Silverlight: made to light up the Web

Mar 09, 2009 by Oana


Exactly 2 years have passed from the initial release of Silverlight, in April 2007, and during this time period a number of definitions have appeared, trying to better explain what Silverlight is and what it actually does. Some say it is a web browser plugin, some view it as a new Microsoft technology that allows the development of RIA (Rich Internet Applications) and some just know that it is an alternative to Adobe's Flash. All of these definitions are quite true, but incompleteone without the other.

While we were trying to find out more information about the new technology, Microsoft released on October 2008 the second version of Silverlight and on March, 2009 the improved Beta version of Silverlight 3.0, developed with the intention to deliver media experiences both to the ordinary and to the "connoisseur" user.
 
More than just a technology, Silverlight offers to the user features such as: animation, vector graphics and audio – video playback, with the possibility to run them in all popular browsers: Safari by Apple, Chrome by Google, Opera, Firefox and Internet Explorer.
 
One exceptional feature available on Silverlight is "Deep Zoom". Presented at the MIX08 conference, in 2008, with the code name "SeaDragon", the feature offers the user the possibility to interact with the content by exploring collections of high resolution imagery. Imagine in a page a collection of 258 items – letters, instruments, garments and much more – which you can zoom in for details and up to exceptional details, without waiting for the download of a giant file. It is quite impressive!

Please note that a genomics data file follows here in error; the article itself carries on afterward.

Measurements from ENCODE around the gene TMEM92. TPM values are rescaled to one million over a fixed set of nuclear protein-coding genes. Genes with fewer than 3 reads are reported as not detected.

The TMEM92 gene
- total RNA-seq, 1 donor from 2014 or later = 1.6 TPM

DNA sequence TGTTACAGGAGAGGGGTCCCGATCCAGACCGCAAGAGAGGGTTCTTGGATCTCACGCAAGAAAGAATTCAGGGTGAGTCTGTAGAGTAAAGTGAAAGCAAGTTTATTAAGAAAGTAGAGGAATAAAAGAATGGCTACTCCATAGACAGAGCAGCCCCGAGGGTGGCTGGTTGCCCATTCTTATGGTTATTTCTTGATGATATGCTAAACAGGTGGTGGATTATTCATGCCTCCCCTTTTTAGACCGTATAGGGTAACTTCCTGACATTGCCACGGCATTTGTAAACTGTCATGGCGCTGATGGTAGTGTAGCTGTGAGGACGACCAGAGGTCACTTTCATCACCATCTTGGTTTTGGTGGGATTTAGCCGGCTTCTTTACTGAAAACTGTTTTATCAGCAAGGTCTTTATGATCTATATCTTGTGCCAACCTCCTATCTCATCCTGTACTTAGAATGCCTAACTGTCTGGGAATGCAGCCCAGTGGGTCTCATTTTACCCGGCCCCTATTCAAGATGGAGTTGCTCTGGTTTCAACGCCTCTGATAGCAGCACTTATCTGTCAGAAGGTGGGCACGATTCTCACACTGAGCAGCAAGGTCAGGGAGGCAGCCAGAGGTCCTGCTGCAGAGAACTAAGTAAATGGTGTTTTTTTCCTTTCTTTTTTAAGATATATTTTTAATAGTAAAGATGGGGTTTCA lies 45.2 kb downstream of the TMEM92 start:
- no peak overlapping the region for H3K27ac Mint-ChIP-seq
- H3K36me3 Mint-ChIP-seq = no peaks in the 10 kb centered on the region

Another great application is "Top Banana", which is in fact a code name for a Silverlight video application that allows the user the possibility to edit videos. Built to be intuitive and interactive, the application allows the user to playback simultaneously more clips, to make a sequence out of 2 or more clips and to divide a clip into a sequence of more frames, to choose the desired frames and to attach them to a new clip. This application is for sure a top banana - meaning the best of its class.
 
All these put together (plus many other interesting features) make Silverlight a technology ready to support the development of Web applications with rich interactive content and high quality graphics - that could eventually light up the Web.



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